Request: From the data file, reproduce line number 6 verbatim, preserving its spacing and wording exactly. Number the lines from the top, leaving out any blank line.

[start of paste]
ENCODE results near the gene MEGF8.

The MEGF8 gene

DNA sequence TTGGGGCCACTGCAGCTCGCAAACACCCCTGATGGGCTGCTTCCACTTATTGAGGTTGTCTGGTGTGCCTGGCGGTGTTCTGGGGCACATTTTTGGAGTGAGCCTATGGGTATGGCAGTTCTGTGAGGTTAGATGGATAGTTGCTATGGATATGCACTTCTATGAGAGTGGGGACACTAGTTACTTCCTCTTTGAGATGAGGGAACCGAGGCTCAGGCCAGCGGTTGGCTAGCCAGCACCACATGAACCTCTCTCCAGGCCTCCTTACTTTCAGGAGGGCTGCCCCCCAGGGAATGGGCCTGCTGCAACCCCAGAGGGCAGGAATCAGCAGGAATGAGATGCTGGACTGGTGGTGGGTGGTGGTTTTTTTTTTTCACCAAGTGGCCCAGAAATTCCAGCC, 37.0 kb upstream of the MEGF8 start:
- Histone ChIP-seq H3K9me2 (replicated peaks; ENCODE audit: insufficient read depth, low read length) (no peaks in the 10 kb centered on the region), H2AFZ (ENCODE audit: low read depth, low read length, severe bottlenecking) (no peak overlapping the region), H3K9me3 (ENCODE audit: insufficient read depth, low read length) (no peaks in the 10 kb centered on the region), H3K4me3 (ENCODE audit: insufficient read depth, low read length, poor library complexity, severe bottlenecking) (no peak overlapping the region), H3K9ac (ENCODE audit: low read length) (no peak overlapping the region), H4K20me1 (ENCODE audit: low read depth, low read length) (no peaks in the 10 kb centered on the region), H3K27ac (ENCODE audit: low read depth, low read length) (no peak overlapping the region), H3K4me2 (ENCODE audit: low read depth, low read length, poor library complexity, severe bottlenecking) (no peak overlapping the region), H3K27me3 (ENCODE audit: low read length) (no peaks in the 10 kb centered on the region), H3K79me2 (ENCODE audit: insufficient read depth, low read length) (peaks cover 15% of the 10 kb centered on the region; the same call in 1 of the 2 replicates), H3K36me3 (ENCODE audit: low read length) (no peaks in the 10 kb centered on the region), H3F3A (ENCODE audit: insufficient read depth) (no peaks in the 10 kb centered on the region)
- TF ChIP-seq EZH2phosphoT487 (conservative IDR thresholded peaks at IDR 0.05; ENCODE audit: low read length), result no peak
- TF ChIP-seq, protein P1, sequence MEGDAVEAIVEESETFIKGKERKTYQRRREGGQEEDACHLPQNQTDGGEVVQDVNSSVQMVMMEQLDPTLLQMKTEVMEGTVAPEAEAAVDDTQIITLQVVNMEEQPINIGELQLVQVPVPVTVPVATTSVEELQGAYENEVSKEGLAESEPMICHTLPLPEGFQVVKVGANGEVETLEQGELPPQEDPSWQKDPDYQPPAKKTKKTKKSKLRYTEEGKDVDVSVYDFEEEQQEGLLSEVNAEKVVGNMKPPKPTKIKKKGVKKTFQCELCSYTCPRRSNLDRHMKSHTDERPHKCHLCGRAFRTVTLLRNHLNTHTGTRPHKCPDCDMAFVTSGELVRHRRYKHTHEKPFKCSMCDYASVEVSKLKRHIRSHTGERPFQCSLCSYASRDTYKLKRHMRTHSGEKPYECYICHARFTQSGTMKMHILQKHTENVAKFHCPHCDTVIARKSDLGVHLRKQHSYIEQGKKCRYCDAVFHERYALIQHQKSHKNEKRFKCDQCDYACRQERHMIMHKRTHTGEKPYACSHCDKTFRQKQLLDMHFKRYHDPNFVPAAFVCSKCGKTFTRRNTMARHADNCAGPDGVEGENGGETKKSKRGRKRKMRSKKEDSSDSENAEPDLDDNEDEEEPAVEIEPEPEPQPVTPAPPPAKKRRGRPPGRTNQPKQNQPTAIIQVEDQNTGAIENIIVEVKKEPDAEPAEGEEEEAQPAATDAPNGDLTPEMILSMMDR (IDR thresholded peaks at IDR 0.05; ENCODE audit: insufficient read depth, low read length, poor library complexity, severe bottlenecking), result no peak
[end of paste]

- TF ChIP-seq, protein P1, sequence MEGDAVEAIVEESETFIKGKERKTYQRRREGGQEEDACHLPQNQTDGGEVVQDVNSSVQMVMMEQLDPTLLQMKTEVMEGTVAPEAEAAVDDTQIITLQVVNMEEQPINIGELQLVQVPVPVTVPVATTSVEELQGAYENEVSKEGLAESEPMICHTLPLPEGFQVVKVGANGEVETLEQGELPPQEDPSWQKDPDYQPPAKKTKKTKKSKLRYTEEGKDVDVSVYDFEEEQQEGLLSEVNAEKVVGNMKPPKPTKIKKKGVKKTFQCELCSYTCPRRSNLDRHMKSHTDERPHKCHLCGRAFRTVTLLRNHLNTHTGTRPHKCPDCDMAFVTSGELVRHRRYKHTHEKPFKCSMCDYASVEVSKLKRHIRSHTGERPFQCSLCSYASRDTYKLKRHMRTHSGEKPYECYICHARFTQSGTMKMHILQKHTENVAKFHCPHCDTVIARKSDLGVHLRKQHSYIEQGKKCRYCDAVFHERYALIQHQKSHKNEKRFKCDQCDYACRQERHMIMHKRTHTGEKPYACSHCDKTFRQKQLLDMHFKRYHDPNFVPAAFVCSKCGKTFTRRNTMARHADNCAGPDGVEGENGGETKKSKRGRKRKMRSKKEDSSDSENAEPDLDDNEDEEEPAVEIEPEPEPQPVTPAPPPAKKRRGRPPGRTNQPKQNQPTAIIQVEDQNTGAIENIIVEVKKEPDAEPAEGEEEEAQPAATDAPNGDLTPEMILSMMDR (IDR thresholded peaks at IDR 0.05; ENCODE audit: insufficient read depth, low read length, poor library complexity, severe bottlenecking), result no peak